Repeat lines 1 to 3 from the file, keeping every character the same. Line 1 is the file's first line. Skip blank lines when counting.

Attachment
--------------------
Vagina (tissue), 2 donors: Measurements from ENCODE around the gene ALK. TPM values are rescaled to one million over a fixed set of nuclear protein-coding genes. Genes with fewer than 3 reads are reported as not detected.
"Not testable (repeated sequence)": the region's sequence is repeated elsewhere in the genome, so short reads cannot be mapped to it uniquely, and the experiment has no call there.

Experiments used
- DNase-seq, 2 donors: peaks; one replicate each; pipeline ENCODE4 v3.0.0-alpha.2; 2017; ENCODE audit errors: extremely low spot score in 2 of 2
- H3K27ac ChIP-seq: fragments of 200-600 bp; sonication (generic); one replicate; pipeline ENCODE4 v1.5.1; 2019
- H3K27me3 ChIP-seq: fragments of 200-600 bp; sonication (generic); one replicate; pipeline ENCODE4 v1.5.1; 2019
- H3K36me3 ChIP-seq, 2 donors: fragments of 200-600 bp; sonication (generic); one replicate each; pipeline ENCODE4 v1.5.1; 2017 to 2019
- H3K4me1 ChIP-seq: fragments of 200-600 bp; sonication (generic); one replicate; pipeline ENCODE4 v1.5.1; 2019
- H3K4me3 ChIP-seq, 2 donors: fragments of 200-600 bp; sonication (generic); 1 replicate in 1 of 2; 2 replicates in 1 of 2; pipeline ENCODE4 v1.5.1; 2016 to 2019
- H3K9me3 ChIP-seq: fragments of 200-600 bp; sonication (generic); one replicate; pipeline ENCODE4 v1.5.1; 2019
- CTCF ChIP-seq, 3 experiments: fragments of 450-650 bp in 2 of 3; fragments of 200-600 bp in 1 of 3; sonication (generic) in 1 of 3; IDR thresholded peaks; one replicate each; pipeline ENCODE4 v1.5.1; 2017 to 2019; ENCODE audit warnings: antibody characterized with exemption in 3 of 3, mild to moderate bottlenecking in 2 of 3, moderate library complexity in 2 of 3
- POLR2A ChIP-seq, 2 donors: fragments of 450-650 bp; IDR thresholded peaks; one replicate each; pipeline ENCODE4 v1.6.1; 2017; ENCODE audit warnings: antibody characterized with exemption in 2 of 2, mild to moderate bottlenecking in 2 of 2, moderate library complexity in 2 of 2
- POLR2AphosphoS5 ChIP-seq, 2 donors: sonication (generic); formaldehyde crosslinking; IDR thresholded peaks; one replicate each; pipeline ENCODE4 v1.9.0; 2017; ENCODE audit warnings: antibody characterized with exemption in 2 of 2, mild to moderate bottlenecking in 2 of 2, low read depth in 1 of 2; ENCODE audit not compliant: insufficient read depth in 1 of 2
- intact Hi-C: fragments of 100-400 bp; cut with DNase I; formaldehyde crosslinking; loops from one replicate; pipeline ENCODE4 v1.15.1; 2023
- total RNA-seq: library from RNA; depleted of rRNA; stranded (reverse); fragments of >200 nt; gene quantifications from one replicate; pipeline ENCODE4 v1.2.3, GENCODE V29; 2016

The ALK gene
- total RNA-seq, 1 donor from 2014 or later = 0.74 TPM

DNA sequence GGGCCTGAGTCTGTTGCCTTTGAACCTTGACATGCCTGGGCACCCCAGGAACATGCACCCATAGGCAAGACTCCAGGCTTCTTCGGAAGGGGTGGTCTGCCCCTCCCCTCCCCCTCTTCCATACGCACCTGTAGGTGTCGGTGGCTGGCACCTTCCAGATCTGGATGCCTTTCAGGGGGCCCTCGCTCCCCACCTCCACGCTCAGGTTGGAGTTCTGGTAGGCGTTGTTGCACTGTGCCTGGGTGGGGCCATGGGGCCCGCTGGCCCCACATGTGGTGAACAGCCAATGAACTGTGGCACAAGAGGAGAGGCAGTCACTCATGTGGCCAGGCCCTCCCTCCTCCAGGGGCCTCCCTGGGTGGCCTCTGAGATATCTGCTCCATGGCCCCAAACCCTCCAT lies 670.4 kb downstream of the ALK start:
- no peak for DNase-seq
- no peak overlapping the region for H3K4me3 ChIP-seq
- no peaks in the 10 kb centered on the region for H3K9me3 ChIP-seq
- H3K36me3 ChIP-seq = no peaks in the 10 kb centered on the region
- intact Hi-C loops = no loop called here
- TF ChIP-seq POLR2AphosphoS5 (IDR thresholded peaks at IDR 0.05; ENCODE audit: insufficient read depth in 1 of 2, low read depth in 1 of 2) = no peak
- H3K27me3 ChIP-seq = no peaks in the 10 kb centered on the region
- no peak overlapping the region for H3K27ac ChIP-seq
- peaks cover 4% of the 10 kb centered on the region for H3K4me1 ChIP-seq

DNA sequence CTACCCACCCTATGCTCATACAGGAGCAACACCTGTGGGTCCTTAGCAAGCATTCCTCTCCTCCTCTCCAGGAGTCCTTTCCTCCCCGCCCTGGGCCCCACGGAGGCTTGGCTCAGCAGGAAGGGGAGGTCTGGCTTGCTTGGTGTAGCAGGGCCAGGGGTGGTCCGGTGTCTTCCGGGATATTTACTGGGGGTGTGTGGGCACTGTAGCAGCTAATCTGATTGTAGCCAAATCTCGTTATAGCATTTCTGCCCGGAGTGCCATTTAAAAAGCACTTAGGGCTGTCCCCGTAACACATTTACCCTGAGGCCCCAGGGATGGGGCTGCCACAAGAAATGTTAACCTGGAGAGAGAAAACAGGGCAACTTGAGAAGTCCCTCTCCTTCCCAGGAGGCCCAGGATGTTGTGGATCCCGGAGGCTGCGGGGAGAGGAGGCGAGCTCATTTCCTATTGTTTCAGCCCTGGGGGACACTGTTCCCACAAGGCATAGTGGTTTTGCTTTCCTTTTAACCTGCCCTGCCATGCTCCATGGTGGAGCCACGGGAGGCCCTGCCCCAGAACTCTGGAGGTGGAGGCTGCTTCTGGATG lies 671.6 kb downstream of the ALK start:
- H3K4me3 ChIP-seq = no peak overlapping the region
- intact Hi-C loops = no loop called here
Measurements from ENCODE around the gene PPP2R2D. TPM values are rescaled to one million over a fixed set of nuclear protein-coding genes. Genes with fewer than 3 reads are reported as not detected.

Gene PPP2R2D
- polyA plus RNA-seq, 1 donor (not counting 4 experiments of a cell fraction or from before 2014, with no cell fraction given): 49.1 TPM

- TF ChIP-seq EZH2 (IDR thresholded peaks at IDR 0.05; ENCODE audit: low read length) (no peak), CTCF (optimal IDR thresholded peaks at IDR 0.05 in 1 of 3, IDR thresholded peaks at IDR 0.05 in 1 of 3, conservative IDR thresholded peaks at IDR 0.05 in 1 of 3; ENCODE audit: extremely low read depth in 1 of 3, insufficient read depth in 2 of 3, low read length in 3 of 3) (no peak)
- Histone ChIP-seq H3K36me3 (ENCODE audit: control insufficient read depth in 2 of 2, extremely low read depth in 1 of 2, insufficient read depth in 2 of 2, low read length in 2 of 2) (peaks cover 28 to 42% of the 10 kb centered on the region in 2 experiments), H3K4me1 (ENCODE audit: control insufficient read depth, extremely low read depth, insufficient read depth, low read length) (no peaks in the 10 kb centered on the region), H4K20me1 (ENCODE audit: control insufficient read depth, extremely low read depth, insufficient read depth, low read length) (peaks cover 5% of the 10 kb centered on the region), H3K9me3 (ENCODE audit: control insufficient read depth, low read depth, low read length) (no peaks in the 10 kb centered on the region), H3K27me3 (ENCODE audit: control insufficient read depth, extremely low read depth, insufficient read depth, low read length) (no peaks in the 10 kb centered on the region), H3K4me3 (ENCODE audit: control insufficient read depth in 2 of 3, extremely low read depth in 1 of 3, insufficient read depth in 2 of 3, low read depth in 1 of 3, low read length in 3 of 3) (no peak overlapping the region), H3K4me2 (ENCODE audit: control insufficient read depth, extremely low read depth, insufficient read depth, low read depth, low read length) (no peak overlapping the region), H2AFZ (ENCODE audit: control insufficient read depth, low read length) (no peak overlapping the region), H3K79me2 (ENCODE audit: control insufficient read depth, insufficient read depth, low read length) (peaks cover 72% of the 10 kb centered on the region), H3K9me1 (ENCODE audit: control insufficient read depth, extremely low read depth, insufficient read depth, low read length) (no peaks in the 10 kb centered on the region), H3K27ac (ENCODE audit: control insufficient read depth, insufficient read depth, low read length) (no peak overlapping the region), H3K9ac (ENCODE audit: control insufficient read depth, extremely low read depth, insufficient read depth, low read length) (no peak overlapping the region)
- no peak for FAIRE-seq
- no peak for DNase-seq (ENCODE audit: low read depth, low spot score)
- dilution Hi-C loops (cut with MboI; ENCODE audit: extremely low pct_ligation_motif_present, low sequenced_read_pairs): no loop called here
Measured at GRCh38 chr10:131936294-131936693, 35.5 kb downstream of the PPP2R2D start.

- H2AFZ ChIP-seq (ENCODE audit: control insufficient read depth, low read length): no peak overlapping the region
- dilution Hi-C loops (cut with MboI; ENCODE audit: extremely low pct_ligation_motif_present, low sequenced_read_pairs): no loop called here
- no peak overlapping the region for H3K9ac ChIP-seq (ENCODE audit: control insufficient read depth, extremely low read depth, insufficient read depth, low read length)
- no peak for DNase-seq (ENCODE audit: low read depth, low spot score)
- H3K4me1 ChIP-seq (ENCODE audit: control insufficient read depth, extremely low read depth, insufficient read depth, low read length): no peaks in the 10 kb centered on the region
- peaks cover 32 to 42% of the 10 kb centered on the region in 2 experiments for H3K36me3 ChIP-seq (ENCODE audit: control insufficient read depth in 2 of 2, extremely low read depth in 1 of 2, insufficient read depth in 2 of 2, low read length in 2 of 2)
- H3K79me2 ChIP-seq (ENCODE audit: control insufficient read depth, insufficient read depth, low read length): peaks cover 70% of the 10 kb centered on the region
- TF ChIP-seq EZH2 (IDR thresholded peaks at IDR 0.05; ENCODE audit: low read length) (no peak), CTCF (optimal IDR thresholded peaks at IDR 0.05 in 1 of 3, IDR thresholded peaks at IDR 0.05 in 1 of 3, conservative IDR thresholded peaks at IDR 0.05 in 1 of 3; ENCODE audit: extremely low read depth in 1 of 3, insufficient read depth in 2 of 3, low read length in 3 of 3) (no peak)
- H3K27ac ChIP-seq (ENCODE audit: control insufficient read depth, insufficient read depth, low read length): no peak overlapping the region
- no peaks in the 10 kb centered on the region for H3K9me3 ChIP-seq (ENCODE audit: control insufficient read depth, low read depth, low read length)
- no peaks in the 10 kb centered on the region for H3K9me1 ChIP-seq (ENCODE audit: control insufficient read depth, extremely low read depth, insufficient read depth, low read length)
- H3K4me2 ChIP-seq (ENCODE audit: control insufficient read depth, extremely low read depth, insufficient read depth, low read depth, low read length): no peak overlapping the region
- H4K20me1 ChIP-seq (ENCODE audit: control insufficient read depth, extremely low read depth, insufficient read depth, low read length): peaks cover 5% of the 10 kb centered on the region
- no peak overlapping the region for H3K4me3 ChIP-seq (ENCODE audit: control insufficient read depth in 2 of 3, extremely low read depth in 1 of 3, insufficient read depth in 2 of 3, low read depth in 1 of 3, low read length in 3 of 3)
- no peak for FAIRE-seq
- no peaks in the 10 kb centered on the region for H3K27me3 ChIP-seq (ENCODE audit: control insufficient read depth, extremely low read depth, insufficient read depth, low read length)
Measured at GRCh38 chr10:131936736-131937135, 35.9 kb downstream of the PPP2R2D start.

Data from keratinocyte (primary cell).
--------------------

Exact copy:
Vagina (tissue), 2 donors: Measurements from ENCODE around the gene ALK. TPM values are rescaled to one million over a fixed set of nuclear protein-coding genes. Genes with fewer than 3 reads are reported as not detected.
"Not testable (repeated sequence)": the region's sequence is repeated elsewhere in the genome, so short reads cannot be mapped to it uniquely, and the experiment has no call there.

Experiments used